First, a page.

Let’s not kid ourselves about Jose Canseco. At times he was a man that cared more about his physical appearance than his batting average. By 1991 Jose had already graced the cover of GQ Magazine and had modeled for professional photo shoots. When Donruss Studio made its debut that very same year Jose was just 3 years removed from one of the greatest seasons on paper (1988 – “40-40”) and was starting a year in which he would lead the majors in home runs (44).
Have a look at Jose’s 1991 Donruss Studio card for a moment. Take it in. Do you smell that? It’s called confidence. Jose reeked of confidence the day of that photoshoot. He didn’t think, he knew that he was the best player in baseball. He knew every single kid would hope to pull out his card from a stack of names that today grace the Hall of Fame, like Cal Ripken Jr, Nolan Ryan, and Rickey Henderson. For Jose, the future meant nothing because he lived for today; 1991.
Let’s just say that Jose’s best days would come to an end the very next year when after having a mediocre season he was dealt away to the Texas Rangers. From there it would be the Boston Red Sox, then the Toronto Blue Jays, Tampa Bay Devil Rays, Yankees, White Sox, Angels, Expos, minor leagues, and finally VH1’s The Surreal Life. Jose’s fame came to an abrupt end on the day he asked to be put in as a relief pitcher for the Rangers. If that didn’t do it, a baseball off the top of his head for a home run drained every last bit of “cool” Jose once owned.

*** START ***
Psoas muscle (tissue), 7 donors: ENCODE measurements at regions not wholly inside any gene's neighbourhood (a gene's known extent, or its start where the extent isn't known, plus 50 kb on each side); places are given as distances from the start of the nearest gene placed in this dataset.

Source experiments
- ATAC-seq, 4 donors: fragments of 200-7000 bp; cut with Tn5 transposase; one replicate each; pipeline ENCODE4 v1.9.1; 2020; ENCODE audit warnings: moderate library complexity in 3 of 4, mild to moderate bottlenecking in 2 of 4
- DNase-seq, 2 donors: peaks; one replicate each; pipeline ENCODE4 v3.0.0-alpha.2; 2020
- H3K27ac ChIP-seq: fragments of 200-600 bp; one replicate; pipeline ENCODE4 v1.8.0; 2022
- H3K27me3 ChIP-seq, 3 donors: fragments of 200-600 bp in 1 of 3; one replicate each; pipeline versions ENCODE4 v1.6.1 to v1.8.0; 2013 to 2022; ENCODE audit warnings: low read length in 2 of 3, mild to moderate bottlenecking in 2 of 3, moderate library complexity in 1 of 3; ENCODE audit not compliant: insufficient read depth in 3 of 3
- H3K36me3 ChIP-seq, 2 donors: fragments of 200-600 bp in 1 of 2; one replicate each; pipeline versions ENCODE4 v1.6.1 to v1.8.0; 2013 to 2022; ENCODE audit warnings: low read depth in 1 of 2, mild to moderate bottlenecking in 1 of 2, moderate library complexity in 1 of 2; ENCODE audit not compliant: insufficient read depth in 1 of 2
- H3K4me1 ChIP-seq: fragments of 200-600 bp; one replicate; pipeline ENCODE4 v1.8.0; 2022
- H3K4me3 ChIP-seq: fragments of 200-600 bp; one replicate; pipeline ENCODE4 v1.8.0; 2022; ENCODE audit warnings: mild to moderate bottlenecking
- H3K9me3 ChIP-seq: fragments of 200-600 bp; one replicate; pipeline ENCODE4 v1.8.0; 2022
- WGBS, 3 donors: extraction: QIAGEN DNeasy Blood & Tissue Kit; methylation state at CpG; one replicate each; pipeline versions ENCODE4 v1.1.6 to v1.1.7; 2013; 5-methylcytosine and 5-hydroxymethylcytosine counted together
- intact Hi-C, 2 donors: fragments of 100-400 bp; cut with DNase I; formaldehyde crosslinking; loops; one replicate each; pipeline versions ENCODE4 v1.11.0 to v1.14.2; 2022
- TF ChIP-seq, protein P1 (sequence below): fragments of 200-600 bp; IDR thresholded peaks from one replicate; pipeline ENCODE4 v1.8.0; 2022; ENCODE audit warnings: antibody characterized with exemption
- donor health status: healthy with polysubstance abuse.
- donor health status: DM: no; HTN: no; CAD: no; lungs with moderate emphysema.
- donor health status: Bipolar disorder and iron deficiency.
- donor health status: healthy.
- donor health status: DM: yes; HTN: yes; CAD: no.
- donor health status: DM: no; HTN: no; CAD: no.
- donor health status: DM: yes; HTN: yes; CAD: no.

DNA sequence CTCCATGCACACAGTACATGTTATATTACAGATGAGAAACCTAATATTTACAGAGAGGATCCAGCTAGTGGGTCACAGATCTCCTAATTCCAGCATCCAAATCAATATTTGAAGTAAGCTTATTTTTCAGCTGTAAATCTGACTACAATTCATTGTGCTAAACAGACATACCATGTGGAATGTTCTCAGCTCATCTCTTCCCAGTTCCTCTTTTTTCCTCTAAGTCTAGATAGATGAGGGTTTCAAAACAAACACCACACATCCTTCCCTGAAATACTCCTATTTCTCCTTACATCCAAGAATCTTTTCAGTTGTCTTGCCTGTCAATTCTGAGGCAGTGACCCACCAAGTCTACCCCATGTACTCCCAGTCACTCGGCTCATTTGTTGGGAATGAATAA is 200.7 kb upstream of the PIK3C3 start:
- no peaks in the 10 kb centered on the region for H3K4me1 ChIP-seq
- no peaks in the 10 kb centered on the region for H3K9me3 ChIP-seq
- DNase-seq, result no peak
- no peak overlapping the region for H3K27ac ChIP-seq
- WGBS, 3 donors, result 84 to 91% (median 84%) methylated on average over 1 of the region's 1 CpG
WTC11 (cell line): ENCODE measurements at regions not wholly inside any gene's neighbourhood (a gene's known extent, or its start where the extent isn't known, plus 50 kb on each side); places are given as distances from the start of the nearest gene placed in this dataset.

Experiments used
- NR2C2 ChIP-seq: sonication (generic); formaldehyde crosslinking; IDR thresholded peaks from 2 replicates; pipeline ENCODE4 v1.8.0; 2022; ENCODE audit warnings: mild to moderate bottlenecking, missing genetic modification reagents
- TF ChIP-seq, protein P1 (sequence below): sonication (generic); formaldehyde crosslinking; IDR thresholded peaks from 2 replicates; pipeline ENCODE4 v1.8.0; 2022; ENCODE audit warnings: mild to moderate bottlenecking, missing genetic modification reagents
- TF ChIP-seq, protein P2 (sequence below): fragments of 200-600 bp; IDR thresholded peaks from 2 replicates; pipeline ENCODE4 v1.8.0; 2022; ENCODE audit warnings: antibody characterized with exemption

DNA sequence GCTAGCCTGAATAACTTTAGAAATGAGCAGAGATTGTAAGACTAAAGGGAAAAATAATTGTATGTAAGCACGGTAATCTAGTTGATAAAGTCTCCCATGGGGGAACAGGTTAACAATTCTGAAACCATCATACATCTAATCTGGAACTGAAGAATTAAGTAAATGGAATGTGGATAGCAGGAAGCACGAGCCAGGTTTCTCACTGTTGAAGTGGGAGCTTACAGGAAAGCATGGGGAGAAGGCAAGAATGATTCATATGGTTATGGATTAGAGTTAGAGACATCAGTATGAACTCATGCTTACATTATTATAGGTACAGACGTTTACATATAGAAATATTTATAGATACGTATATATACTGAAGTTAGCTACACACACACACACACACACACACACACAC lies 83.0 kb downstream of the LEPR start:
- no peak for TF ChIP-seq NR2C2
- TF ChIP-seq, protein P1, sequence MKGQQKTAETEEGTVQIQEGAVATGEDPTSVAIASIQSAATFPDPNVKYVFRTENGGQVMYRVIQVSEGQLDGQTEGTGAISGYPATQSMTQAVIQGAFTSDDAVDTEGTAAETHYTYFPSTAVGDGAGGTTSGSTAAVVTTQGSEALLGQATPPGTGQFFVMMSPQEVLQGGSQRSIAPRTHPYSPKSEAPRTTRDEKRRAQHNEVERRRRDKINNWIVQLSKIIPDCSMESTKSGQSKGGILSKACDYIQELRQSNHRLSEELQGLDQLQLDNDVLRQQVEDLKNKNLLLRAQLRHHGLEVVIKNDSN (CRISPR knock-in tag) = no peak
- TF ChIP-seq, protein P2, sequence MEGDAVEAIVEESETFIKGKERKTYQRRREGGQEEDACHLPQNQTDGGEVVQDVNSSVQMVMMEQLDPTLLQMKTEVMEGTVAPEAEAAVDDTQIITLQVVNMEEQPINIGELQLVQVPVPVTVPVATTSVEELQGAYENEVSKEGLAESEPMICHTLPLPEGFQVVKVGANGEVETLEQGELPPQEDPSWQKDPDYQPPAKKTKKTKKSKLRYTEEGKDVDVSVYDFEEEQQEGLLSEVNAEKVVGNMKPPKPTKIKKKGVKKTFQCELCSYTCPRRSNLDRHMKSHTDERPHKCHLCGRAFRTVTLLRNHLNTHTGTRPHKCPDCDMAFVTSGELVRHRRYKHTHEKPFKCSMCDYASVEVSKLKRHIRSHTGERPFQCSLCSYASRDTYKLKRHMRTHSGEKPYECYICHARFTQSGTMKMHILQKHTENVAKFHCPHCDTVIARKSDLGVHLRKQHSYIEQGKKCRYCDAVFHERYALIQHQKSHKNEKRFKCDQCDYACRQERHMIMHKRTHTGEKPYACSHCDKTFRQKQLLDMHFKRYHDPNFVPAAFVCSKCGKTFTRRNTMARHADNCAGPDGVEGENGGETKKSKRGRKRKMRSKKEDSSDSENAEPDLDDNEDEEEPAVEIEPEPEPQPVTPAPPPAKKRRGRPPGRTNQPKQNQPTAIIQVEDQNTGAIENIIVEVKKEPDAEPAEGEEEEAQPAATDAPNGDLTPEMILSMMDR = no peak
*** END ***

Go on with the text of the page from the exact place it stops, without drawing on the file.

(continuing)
Take a look at Jose’s 1997 Donruss Studio card. It is that of a man who did not even bother to shave, let alone comb his hair that day. He walked into that studio, probably the same one from 1991 when he was the King of Basball and sat down on the throne that now belonged to sluggers like Mark McGwire, Sammy Sosa, and Ken Griffey Jr. The same photographers that were once swooning to see the big superstar, this time around probably just gave him the cold shoulder and hurried him along to get the next big superstar that needed to be photographed.
Such is the life of a burning star.